Glamping

The West Gallatin River flows between the future site of Riverbend Glamping Getaway and multiple homes.

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A controversial glamping resort along the Gallatin River will live on after an exhaustive appeals process.

The Gallatin County Commission had to decide if Gallatin County Floodplain Administrator Sean O’Callaghan acted “erroneously” in his interpretation of floodplain regulations or other state and federal laws in his approval of Jeff and Jirina Pfeil’s floodplain permit for the Riverbend Glamping Getaway resort near Gallatin Gateway.

The commissioners unanimously decided that O’Callaghan did not act erroneously in his decision.

“It’s something that I would say is better than good, it was a pretty great performance by the floodplain administrator,” Commissioner Scott MacFarlane said.

However, the commission did add a condition that required a portion of the glamping property — 30 of the 58 proposed sites that would be occupied by Conestoga covered wagons are in the floodplain — to remove accommodations and seal off utilities that are on the floodplain from Nov. 1 to July 1.

The condition was added to avoid damage during peak flood season and to prevent debris moving downstream that could harm residents.

That condition came from a suggestion made by the joint appeal group of the Madison-Gallatin Trout Unlimited, the Greater Yellowstone Coalition and American Rivers who were represented by lawyer Kirsa Shelkey.

Shelkey said during her testimony that the condition would act as a middle ground, allowing the Pfeils to operate their business while also bringing the permit into compliance with floodplain regulations.

The decision was made by trying to figure out how to bolster the purpose of the floodplain regulations — specifically balancing the greatest public good with the least damage to a private business.

“That condition with date limitations strikes that balance pretty eloquently,” Commissioner Zach Brown said.

The nearly seven-hour hearing covered much more ground, however.

The commissioners heard testimony and rebuttal from O’Callaghan and Jeff Pfeil and his lawyer Brian Gallik. They also heard from lawyers representing the appellant groups and Dick Shockley and Peter Stein.

The testimony focused on O’Callaghan’s consideration of the purpose of the floodplain regulations, a metal building the Pfeils are proposed to renovate, whether there was adequate time for public comment and the evacuation plan that the Pfeils added to their permit application.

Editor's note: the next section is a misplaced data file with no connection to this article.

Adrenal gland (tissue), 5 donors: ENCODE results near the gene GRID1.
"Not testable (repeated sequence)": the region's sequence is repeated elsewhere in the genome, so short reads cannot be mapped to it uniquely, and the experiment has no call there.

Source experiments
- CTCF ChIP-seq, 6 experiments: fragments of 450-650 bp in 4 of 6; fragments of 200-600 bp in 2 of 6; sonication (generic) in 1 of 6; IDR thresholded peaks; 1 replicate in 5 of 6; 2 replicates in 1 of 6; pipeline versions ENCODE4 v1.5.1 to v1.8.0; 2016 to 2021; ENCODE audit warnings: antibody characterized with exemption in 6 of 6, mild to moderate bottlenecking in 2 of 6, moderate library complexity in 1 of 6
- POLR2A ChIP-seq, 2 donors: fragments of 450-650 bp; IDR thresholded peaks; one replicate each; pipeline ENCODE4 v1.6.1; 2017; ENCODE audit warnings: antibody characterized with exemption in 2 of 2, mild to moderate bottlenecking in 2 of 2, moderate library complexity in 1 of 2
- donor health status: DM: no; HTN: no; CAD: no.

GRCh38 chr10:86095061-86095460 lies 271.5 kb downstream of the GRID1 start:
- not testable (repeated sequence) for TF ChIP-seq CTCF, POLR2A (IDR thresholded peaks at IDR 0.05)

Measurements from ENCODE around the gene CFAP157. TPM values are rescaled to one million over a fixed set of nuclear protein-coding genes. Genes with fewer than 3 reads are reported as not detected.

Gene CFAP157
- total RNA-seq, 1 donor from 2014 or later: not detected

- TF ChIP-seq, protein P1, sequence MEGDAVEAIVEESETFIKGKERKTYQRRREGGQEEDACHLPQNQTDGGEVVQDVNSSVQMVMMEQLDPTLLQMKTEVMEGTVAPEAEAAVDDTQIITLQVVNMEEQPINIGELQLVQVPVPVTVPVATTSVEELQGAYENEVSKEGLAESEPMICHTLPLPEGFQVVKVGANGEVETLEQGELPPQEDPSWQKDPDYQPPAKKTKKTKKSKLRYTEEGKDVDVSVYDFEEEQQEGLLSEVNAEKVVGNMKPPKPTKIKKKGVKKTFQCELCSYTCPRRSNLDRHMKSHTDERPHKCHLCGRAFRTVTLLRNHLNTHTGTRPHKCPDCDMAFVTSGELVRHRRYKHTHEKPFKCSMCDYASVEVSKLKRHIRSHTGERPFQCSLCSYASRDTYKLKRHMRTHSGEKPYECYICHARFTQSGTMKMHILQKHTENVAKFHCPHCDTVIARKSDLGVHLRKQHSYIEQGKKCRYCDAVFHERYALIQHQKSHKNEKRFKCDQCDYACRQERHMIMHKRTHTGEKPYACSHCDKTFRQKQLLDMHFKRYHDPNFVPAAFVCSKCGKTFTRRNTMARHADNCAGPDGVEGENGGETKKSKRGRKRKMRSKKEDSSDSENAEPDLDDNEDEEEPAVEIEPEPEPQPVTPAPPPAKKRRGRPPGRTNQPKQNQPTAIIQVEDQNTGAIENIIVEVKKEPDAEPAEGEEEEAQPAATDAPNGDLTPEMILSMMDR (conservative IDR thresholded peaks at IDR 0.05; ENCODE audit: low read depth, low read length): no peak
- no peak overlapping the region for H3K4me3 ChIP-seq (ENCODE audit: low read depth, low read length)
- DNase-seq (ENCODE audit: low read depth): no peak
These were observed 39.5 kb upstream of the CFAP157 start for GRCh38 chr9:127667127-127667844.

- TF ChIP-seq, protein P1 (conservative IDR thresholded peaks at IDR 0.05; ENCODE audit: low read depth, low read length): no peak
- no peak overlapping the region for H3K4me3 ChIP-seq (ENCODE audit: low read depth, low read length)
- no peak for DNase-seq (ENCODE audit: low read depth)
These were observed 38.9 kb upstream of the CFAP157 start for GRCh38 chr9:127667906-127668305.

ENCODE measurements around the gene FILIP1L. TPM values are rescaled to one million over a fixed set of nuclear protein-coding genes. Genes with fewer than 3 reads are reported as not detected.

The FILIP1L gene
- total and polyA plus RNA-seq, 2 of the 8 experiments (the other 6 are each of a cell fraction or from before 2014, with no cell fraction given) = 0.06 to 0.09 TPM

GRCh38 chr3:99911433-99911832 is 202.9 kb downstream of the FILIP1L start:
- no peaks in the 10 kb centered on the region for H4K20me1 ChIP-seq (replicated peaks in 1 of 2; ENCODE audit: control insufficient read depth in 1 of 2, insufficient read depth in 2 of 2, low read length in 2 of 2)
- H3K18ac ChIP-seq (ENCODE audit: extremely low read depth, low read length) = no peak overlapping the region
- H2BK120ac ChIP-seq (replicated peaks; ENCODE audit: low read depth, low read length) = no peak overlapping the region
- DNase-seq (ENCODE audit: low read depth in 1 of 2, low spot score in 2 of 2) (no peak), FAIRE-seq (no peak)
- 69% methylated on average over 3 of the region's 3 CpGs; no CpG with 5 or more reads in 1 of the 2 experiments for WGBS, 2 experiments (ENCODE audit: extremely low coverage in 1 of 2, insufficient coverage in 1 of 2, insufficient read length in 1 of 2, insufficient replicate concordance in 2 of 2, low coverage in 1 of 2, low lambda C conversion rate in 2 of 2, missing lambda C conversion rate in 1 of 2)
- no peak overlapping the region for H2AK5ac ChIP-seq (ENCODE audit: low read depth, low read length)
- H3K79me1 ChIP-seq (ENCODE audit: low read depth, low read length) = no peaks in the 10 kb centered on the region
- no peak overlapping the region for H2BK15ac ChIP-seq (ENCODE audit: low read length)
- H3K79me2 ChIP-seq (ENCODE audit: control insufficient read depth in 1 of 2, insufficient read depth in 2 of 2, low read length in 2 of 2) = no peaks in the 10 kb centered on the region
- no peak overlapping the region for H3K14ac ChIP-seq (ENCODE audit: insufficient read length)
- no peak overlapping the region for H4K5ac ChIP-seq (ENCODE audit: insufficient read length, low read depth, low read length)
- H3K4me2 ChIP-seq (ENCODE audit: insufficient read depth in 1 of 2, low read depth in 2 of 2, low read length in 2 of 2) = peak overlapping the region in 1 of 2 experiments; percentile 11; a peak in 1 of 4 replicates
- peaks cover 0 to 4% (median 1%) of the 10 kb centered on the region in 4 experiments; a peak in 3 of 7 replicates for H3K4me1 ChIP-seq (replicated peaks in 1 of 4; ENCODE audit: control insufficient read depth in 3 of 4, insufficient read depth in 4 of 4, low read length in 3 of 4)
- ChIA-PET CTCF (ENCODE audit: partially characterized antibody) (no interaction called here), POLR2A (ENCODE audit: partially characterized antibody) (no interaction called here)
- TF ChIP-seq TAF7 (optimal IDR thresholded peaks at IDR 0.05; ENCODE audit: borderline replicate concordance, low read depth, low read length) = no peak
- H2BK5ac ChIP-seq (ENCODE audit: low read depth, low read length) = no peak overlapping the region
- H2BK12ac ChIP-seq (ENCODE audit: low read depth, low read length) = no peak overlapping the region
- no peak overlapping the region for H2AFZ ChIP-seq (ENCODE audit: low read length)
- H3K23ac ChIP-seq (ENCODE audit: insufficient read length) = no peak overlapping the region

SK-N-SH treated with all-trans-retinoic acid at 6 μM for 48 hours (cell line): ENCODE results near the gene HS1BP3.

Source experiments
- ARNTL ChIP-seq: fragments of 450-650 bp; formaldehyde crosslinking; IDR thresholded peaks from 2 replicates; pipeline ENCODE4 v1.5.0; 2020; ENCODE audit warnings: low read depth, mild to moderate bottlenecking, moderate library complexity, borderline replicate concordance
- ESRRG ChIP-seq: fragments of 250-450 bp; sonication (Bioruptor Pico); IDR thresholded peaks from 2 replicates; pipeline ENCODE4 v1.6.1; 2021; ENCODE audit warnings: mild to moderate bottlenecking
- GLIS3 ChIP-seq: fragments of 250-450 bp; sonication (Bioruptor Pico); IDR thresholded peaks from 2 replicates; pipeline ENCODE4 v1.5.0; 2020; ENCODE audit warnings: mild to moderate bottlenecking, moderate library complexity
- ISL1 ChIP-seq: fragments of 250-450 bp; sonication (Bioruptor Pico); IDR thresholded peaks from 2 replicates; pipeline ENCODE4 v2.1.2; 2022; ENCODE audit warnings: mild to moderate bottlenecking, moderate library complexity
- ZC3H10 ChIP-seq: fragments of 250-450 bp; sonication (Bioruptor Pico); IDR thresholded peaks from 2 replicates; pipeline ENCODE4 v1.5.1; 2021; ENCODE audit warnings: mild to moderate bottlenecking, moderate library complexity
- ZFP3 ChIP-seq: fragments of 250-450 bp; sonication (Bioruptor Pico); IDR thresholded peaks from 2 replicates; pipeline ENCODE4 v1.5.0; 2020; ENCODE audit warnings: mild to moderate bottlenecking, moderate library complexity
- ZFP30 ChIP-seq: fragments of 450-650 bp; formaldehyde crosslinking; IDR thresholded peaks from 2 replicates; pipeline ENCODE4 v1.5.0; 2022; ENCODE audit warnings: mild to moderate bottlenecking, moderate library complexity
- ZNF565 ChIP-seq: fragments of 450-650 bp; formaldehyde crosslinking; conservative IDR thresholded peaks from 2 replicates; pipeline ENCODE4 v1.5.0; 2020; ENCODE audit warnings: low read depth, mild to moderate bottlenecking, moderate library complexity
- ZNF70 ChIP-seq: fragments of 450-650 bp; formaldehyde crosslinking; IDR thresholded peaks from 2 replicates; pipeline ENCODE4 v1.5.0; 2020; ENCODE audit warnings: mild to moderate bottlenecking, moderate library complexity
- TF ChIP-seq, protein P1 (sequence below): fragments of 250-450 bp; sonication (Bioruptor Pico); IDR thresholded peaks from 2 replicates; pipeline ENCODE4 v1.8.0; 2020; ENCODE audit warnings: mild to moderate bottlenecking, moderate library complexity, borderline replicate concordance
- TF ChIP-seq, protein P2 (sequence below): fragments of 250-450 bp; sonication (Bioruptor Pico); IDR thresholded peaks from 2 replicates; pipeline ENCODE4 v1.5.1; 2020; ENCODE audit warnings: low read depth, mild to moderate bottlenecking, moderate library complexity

The evacuation plan, in particular, was discussed heavily.

“The Pfeils ignore the elephant in the room,” Protect the Gallatin’s lawyer Kim Wilson said. “How will they be able to timely evacuate the units of the floodplain to meet the floodplain rules?”

Though an evacuation plan is not required by floodplain regulations, the Pfeils added one to the application anyway.

The appellants said the plan was inadequate, and wanted more information on how units would be moved, how people would be evacuated and how utilities would be shut off in the midst of an impending flood.

“These have gone unanswered, and should be answered before we issue a permit,” Shelkey said.

Developer Jeff Pfeil provided more insight on how evacuation would work during his testimony. He said that utilities, like gas and electric, would have quick shut off couplers, and that the Conestoga wagons could be removed in a matter of minutes.

“The whole thing can be done with one staff member in under four hours,” Jeff Pfeil said. “We’re talking about less than 4 minutes for each wagon.”

All in-person public comment on the issue was against the glamping resort.

Former Gallatin County Commissioner John Vincent urged the commission to rescind the floodplain permit, warning that allowing the development to move forward would set a pro-development precedent.

“This is your decision,” Vincent said. “This is your legacy.”

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Alex Miller is the county and state government reporter and can be reached at amiller@dailychronicle.com or by phone at 406-582-2648.

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